According to Centrify, over 70% of British businesses are using multi-factor authentication (MFA) and a virtual private network (VPN) to manage the security risks posed by the increase of remote working during the Coronavirus pandemic.
Multi-factor authentication is an authentication method in which a computer user is granted access only after successfully presenting two or more known identity confirmations (such as a password and a code texted to their known phone number, a hardware key and biometric confirmation like a fingerprint scan, etc.).
A VPN, on the other hand, extends a private network across a public network, allowing internet users to protect their location and stay anonymous.
The data, collected by independent polling company Censuswide on behalf of Centrify, was obtained via a survey of 200 senior business decision-makers in large and medium-sized UK companies. 46% of those surveyed have already noted an increase of phishing attacks since implementing a policy of widespread remote working.
Despite recognising a need for more cybersecurity vigilance in the face of increased opportunistic threats, the poll also revealed that 43% of individuals believe the increased cybersecurity protocols for remote workers will have a negative impact on workplace productivity.
Similarly, almost half of the individuals (49%) preferred to remove extra authentication steps for basic apps and data in the workplace, as they felt it adds unnecessary time to procedures.
As a potential alternative or middle ground, 60% of business decision makers support biometric data – such as fingerprint or facial recognition identification factors supported by the FIDO2 specification for passwordless authentication – as a suitable replacement to more time-intensive multi-factor authentication to increase productivity.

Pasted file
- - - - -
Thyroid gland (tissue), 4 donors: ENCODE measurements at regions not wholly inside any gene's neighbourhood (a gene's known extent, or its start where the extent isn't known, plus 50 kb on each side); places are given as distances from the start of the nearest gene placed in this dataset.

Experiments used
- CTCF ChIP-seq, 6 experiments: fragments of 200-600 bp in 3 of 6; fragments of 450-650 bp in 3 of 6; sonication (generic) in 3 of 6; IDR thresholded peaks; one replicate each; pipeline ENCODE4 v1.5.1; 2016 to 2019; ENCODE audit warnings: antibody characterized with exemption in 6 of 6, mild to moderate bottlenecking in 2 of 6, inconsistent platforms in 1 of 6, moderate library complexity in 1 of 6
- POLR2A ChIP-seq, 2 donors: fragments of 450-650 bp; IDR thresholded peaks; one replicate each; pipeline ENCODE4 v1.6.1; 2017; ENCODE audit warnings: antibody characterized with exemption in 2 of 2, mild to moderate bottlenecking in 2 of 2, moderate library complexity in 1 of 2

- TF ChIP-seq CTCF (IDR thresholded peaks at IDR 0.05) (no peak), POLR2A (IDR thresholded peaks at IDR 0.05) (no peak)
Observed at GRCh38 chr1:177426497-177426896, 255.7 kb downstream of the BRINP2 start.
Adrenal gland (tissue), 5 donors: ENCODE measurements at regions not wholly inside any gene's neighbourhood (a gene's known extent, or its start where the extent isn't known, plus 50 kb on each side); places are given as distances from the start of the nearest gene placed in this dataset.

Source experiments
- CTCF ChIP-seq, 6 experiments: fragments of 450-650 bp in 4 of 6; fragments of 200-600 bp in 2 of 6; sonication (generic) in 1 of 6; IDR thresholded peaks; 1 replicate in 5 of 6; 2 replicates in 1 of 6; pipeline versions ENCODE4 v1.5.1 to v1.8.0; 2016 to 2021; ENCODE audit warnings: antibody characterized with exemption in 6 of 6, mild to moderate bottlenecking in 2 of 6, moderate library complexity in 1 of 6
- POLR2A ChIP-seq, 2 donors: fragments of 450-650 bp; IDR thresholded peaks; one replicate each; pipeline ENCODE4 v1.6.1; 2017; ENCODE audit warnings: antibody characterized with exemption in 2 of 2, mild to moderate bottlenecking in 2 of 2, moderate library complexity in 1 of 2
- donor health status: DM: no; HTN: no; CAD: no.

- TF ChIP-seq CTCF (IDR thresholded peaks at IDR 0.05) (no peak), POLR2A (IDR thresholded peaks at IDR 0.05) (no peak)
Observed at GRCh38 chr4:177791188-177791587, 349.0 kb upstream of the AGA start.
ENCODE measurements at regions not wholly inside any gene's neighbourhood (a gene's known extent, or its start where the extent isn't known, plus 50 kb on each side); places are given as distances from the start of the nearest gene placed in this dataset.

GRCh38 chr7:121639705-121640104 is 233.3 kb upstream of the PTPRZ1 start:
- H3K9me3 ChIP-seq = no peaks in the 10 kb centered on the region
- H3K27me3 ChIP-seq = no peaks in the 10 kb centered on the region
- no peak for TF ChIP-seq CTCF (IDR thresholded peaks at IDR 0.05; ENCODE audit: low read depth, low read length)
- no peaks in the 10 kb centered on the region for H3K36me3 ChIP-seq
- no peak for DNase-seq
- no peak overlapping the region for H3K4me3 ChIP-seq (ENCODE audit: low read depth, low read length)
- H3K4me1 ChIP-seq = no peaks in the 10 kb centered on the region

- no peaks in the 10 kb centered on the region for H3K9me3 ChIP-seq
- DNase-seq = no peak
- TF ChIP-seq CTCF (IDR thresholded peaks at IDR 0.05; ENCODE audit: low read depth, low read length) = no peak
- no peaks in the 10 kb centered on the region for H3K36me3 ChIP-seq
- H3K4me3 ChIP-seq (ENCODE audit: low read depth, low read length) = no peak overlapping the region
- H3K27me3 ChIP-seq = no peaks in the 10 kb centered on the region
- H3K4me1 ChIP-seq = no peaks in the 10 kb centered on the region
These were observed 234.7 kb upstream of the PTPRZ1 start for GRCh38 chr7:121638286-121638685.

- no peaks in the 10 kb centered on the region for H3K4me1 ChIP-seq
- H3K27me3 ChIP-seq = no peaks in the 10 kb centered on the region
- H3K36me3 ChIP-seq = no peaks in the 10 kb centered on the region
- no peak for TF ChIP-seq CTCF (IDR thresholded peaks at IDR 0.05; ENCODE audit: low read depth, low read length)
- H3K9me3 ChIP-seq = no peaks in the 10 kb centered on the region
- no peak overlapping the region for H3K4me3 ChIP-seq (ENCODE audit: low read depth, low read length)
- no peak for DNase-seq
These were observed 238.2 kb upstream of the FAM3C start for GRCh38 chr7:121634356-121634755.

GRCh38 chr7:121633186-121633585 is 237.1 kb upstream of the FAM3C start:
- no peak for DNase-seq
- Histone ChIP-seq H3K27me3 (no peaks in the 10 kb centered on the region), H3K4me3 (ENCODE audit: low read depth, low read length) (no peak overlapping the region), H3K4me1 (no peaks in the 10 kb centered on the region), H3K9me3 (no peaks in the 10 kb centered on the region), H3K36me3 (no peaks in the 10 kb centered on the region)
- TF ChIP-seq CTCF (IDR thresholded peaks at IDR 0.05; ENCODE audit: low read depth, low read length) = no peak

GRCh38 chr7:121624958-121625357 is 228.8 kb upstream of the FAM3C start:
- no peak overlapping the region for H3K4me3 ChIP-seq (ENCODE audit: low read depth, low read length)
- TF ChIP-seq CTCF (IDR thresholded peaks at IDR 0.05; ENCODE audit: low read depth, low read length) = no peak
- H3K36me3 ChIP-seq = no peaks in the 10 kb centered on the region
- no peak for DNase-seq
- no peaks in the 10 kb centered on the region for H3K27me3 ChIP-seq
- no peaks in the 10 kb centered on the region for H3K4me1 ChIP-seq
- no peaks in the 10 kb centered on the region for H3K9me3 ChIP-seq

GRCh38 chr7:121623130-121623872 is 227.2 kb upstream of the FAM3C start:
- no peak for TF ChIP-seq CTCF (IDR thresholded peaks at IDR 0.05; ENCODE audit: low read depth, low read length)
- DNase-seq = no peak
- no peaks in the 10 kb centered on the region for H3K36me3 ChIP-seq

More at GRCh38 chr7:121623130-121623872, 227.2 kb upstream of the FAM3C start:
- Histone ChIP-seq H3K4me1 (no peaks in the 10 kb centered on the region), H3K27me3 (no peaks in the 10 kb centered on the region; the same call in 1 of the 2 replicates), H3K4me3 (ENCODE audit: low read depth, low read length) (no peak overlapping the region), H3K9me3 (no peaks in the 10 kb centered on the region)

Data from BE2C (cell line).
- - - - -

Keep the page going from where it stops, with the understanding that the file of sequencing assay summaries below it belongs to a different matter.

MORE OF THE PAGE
Furthermore, two-thirds (66%) agree that they would feel more secure using fingerprint or facial recognition ID as opposed to a traditional password.
Andy Heather, VP, Centrify commented, “It’s clear that businesses recognise the risks posed by increased remote working during this difficult time, with the majority opting for multi-factor authentication solutions to verify every user and protect company data. What’s troubling is the other 30% who are not using MFA, which is a security best practice.
“Every organisation wants to ensure productivity for remote workers, but it cannot come at the expense of proper security. They need to weigh the risks they are facing with these heightened threats very carefully and take any and all measures available to ensure access is granted only to authentic users.
“This is particularly important for privileged access by IT administrators, many of whom are outsourced third-parties with broad entitlements and less restrictive controls.
“It’s worth requiring the extra few seconds for these users to properly authenticate their identities. As our polling data indicates, many organisations are looking at more modern factors of authentication such as biometrics that can both increase security and productivity.”